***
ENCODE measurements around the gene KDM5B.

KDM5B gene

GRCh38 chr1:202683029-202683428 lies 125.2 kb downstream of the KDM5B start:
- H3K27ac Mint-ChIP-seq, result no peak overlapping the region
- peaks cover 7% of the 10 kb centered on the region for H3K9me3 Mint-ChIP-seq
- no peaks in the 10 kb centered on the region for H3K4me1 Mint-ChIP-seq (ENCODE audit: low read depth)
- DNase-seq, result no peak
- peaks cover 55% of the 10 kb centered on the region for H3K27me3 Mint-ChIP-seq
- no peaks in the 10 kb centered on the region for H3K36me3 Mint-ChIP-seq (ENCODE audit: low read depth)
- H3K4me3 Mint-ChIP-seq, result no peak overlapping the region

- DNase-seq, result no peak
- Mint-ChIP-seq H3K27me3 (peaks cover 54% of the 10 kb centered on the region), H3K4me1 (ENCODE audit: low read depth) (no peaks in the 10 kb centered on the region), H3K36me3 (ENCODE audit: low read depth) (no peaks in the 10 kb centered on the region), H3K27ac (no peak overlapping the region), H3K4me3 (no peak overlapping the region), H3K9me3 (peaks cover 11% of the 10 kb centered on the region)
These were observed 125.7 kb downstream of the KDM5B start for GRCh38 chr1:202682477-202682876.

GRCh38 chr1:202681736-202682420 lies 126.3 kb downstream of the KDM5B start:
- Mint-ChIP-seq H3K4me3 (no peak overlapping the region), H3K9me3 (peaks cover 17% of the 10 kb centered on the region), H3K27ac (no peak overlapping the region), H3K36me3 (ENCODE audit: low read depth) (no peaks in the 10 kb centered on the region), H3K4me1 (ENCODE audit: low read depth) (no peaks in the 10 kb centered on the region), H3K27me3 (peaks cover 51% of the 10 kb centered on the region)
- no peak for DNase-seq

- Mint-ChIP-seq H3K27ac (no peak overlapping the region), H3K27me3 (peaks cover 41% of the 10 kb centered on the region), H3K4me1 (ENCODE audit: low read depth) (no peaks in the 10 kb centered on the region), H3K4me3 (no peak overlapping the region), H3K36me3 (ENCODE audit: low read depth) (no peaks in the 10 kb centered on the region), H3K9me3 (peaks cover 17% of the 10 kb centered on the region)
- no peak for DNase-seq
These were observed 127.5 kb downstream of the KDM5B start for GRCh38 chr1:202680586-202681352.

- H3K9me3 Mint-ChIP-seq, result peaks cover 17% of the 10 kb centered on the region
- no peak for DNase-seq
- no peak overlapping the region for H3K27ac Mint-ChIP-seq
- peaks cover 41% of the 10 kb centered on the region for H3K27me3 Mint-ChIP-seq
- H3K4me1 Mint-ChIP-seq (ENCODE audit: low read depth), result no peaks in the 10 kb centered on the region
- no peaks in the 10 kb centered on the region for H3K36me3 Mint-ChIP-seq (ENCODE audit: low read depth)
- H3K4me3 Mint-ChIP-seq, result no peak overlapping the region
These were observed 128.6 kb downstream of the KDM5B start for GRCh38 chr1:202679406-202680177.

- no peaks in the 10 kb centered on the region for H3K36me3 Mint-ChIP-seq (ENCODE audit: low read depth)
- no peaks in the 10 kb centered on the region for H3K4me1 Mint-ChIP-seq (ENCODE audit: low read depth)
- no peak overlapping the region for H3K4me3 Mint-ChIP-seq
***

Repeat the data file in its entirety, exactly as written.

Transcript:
ENCODE measurements around the gene KDM5B.

KDM5B gene

GRCh38 chr1:202683029-202683428 lies 125.2 kb downstream of the KDM5B start:
- H3K27ac Mint-ChIP-seq, result no peak overlapping the region
- peaks cover 7% of the 10 kb centered on the region for H3K9me3 Mint-ChIP-seq
- no peaks in the 10 kb centered on the region for H3K4me1 Mint-ChIP-seq (ENCODE audit: low read depth)
- DNase-seq, result no peak
- peaks cover 55% of the 10 kb centered on the region for H3K27me3 Mint-ChIP-seq
- no peaks in the 10 kb centered on the region for H3K36me3 Mint-ChIP-seq (ENCODE audit: low read depth)
- H3K4me3 Mint-ChIP-seq, result no peak overlapping the region

- DNase-seq, result no peak
- Mint-ChIP-seq H3K27me3 (peaks cover 54% of the 10 kb centered on the region), H3K4me1 (ENCODE audit: low read depth) (no peaks in the 10 kb centered on the region), H3K36me3 (ENCODE audit: low read depth) (no peaks in the 10 kb centered on the region), H3K27ac (no peak overlapping the region), H3K4me3 (no peak overlapping the region), H3K9me3 (peaks cover 11% of the 10 kb centered on the region)
These were observed 125.7 kb downstream of the KDM5B start for GRCh38 chr1:202682477-202682876.

GRCh38 chr1:202681736-202682420 lies 126.3 kb downstream of the KDM5B start:
- Mint-ChIP-seq H3K4me3 (no peak overlapping the region), H3K9me3 (peaks cover 17% of the 10 kb centered on the region), H3K27ac (no peak overlapping the region), H3K36me3 (ENCODE audit: low read depth) (no peaks in the 10 kb centered on the region), H3K4me1 (ENCODE audit: low read depth) (no peaks in the 10 kb centered on the region), H3K27me3 (peaks cover 51% of the 10 kb centered on the region)
- no peak for DNase-seq

- Mint-ChIP-seq H3K27ac (no peak overlapping the region), H3K27me3 (peaks cover 41% of the 10 kb centered on the region), H3K4me1 (ENCODE audit: low read depth) (no peaks in the 10 kb centered on the region), H3K4me3 (no peak overlapping the region), H3K36me3 (ENCODE audit: low read depth) (no peaks in the 10 kb centered on the region), H3K9me3 (peaks cover 17% of the 10 kb centered on the region)
- no peak for DNase-seq
These were observed 127.5 kb downstream of the KDM5B start for GRCh38 chr1:202680586-202681352.

- H3K9me3 Mint-ChIP-seq, result peaks cover 17% of the 10 kb centered on the region
- no peak for DNase-seq
- no peak overlapping the region for H3K27ac Mint-ChIP-seq
- peaks cover 41% of the 10 kb centered on the region for H3K27me3 Mint-ChIP-seq
- H3K4me1 Mint-ChIP-seq (ENCODE audit: low read depth), result no peaks in the 10 kb centered on the region
- no peaks in the 10 kb centered on the region for H3K36me3 Mint-ChIP-seq (ENCODE audit: low read depth)
- H3K4me3 Mint-ChIP-seq, result no peak overlapping the region
These were observed 128.6 kb downstream of the KDM5B start for GRCh38 chr1:202679406-202680177.

- no peaks in the 10 kb centered on the region for H3K36me3 Mint-ChIP-seq (ENCODE audit: low read depth)
- no peaks in the 10 kb centered on the region for H3K4me1 Mint-ChIP-seq (ENCODE audit: low read depth)
- no peak overlapping the region for H3K4me3 Mint-ChIP-seq